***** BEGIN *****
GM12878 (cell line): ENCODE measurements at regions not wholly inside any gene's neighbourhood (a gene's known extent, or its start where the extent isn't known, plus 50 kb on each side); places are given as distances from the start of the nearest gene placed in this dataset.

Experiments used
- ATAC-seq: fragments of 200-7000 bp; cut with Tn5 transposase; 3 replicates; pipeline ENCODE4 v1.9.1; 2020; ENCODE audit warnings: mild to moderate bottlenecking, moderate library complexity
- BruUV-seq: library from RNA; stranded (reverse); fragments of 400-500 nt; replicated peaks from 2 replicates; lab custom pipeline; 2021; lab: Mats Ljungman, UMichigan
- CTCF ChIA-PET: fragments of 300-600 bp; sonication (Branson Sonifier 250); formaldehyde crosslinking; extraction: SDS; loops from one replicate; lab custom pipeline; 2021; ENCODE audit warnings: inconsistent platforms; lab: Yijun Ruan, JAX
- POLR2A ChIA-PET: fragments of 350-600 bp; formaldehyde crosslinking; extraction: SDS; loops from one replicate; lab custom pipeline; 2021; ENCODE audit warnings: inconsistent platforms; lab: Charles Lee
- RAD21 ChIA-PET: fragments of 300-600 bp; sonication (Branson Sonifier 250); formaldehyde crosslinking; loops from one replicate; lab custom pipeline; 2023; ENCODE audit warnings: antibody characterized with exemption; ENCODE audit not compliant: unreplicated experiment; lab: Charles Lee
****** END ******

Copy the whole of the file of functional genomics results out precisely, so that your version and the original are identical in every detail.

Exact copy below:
GM12878 (cell line): ENCODE measurements at regions not wholly inside any gene's neighbourhood (a gene's known extent, or its start where the extent isn't known, plus 50 kb on each side); places are given as distances from the start of the nearest gene placed in this dataset.

Experiments used
- ATAC-seq: fragments of 200-7000 bp; cut with Tn5 transposase; 3 replicates; pipeline ENCODE4 v1.9.1; 2020; ENCODE audit warnings: mild to moderate bottlenecking, moderate library complexity
- BruUV-seq: library from RNA; stranded (reverse); fragments of 400-500 nt; replicated peaks from 2 replicates; lab custom pipeline; 2021; lab: Mats Ljungman, UMichigan
- CTCF ChIA-PET: fragments of 300-600 bp; sonication (Branson Sonifier 250); formaldehyde crosslinking; extraction: SDS; loops from one replicate; lab custom pipeline; 2021; ENCODE audit warnings: inconsistent platforms; lab: Yijun Ruan, JAX
- POLR2A ChIA-PET: fragments of 350-600 bp; formaldehyde crosslinking; extraction: SDS; loops from one replicate; lab custom pipeline; 2021; ENCODE audit warnings: inconsistent platforms; lab: Charles Lee
- RAD21 ChIA-PET: fragments of 300-600 bp; sonication (Branson Sonifier 250); formaldehyde crosslinking; loops from one replicate; lab custom pipeline; 2023; ENCODE audit warnings: antibody characterized with exemption; ENCODE audit not compliant: unreplicated experiment; lab: Charles Lee